The Alert Slider is slightly textured so it's easy to find when the handset is in a pocket, or -- something I've found helpful on more than one occasion -- at night when you've forgotten to switch to silent mode before lights-out.
There is a headset slot on the bottom edge, next to the USB-C connector and the speaker, which delivers plenty of volume but could do with just a bit more bass and depth.
The only downside of this phone's design is that the back is somewhat slippery. If that's a concern, or if you just want to protect against potential scratches, there's a silicone case in the box.
The OnePlus 5 and 5T are virtually identical in size and weight - the older handset comes in at 154.2mm tall by 74.1mm wide by 7.35mm thick and weighs 153g, while the new OnePlus 5T is 156.1mm tall, 75mm wide, 7.3mm thick and weighs 162g. Side by side, they look very similar at first glance.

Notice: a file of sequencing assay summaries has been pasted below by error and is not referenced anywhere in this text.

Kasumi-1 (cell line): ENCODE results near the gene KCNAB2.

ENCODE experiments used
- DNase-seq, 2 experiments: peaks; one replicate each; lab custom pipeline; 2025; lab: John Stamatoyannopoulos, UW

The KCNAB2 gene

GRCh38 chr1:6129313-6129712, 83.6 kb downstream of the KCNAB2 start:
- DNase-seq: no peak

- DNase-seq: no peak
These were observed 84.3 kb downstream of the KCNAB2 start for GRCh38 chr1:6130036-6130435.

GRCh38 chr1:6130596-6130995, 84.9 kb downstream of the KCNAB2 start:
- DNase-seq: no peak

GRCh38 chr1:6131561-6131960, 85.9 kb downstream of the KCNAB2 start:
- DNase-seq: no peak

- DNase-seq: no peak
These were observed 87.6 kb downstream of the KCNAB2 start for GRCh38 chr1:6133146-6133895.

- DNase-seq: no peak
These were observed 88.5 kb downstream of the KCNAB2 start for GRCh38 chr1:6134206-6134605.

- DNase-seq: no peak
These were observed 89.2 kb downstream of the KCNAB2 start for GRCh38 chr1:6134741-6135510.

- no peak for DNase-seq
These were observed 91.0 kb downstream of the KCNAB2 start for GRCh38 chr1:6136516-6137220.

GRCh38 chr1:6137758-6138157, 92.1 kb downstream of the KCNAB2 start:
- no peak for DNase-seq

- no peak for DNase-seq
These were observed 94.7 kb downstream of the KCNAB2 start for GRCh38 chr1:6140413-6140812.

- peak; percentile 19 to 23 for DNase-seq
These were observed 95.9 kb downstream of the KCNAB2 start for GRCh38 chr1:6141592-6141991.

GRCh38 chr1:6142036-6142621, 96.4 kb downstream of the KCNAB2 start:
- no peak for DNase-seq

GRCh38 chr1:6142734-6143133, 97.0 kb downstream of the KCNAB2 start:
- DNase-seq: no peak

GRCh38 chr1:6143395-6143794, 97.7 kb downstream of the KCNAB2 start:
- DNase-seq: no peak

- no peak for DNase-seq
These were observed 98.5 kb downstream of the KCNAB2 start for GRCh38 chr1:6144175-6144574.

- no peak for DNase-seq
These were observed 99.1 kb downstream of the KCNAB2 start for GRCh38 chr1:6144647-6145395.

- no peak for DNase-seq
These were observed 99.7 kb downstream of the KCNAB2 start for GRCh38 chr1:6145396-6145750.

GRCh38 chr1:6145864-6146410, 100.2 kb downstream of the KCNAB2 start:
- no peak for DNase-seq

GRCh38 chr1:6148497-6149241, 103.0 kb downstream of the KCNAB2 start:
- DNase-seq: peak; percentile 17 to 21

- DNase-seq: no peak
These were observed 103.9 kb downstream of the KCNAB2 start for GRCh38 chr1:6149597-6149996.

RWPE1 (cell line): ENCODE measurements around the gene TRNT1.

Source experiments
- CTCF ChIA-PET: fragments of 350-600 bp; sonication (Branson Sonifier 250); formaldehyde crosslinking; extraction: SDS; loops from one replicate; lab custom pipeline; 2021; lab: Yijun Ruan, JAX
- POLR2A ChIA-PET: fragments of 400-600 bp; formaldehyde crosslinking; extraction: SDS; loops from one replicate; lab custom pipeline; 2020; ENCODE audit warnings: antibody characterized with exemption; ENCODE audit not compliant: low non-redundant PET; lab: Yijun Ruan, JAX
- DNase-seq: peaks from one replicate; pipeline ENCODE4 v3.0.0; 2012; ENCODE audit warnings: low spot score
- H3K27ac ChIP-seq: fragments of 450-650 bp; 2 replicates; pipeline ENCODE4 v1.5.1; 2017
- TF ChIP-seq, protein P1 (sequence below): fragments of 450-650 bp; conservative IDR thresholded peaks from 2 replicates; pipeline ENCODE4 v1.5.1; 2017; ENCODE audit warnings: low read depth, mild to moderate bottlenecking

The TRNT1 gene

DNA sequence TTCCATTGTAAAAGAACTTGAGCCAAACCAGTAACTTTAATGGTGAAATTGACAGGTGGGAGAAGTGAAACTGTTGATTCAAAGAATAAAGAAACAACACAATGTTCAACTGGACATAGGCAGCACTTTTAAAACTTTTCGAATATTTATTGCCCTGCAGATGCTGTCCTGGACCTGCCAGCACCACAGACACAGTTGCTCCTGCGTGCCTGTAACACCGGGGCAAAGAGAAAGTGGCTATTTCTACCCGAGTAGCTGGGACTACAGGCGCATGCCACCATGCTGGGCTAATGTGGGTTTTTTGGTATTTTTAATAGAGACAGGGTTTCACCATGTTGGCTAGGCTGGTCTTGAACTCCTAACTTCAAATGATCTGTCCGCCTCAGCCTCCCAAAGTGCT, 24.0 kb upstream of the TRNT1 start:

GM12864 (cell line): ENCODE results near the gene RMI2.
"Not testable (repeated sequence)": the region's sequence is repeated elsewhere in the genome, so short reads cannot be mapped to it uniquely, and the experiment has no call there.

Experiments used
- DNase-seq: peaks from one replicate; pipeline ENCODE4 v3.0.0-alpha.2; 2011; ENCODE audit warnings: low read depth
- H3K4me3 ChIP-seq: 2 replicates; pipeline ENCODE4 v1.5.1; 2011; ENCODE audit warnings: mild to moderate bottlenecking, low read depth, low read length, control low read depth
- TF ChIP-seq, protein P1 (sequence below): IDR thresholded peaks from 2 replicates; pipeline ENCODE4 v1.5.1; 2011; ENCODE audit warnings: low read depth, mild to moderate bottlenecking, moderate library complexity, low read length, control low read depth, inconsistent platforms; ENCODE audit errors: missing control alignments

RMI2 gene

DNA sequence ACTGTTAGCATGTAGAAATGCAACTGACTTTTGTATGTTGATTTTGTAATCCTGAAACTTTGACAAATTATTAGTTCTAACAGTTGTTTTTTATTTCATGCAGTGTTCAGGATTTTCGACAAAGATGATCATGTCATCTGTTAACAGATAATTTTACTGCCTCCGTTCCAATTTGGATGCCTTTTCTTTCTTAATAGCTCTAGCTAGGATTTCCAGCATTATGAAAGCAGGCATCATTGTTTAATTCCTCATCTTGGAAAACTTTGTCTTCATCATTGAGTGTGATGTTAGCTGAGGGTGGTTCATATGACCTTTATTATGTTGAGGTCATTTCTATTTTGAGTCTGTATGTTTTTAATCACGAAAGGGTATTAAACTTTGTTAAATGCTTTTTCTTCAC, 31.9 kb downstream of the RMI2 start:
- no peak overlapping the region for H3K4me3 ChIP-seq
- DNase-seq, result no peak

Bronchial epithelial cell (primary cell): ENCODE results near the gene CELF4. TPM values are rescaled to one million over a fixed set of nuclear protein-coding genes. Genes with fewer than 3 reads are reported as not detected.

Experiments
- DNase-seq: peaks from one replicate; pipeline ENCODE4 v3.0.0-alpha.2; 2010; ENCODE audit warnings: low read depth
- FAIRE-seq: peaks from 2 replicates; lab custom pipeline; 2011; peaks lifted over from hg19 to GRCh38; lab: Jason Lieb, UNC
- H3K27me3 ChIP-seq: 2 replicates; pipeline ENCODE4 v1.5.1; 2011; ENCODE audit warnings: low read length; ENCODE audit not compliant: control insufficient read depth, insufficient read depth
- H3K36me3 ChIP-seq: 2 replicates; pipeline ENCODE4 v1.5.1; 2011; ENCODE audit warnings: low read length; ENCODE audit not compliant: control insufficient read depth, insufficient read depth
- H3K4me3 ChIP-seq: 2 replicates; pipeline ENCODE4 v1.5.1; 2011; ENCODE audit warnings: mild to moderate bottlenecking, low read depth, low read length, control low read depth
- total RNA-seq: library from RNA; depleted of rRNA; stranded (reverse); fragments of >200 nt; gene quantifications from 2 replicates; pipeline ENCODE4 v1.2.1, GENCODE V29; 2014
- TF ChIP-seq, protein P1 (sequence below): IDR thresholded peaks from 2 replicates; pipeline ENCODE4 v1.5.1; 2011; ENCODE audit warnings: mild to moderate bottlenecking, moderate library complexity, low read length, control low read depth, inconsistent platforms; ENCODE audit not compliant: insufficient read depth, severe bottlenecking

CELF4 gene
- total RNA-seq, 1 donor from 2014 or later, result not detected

The new model's larger screen is the key reason for the size difference. The OnePlus 5's 5.5-inch 16:9 1,080-by-1,920 pixel screen with 401ppi pixel density has been upgraded to a 6.01-inch 18:9 1,080-by-2,160 pixel screen with the same 401ppi.
The minimal screen bezels along the long edge have been retained, but the extra screen length has necessitated removing the bottom bezel. So soft buttons appear on-screen, and the fingerprint sensor is now on the back of the phone. As a result, the screen-to-body ratio has increased from 72.9 percent for the OnePlus 5 to 79.6 percent for the OnePlus 5T.
I prefer the fingerprint sensor at the back, as I find them awkward to use below the screen on larger phones -- particularly when working one-handed.